HARBEL, Liberia (Feb. 10, 2006) — All 6,000-plus workers at the Bridgestone/Firestone natural rubber plantation near Harbel have been out on strike for about the last five days, according to the company.
At the crux of the strike is the workers´ claim that BFS has for years shortchanged them approximately 37 percent in their wages, a company spokesman said. This is not the case, he added, but the accusation resulted from the confusion over the differential between the Liberian and U.S. dollar.
When BFS returned to Liberia after a seven-year hiatus caused by the Liberian civil war, the government ordered the company to pay plantation workers in U.S. dollars instead of the severely devalued Liberian currency, the spokesman said. Negotiations are continuing between the workers´ union, the company and officials of the government of newly elected Liberian President Ellen Johnson-Sirleaf, he said.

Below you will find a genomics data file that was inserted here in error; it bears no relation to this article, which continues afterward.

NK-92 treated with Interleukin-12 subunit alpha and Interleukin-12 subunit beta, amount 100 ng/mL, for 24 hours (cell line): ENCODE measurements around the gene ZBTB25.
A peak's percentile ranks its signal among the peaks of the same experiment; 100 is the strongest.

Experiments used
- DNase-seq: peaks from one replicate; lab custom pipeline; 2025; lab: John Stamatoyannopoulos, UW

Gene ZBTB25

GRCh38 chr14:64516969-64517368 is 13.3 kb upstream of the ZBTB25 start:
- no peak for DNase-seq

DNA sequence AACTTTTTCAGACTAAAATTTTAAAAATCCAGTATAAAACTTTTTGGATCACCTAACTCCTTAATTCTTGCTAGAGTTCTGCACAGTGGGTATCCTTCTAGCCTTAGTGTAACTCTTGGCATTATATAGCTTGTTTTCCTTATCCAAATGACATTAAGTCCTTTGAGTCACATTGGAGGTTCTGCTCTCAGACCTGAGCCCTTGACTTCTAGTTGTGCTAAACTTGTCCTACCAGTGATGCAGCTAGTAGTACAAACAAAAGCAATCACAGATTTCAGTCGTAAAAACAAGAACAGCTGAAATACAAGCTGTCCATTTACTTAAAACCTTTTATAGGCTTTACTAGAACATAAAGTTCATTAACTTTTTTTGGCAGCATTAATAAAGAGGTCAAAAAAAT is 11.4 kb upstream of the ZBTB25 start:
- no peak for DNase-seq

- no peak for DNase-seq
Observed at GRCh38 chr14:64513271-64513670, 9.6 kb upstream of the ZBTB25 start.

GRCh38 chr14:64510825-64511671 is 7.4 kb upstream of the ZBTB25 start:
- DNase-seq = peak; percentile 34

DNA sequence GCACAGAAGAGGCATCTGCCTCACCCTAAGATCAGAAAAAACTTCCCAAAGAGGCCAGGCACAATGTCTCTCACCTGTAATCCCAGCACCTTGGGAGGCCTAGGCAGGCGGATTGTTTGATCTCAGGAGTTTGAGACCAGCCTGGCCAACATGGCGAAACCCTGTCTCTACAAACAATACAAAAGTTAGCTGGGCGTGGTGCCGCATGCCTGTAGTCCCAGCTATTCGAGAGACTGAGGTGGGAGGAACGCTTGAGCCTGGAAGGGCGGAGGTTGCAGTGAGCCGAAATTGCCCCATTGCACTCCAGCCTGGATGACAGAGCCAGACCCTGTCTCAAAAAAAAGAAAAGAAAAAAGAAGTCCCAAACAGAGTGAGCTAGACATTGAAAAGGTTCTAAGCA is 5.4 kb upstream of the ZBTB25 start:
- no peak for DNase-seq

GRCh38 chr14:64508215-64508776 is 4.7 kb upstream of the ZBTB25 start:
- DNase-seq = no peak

Currently BFS faces a lawsuit in Los Angeles federal court from the International Labor Rights Fund, charging that the company treats its Liberian workers as virtual slaves. The BFS spokesman said the strike puts the lie to the lawsuit´s charges: "The strike indicates that Firestone´s Liberian workers have the same rights as any other freely employed workers."
Officials of the International Labor Rights Fund could not immediately be reached for comment.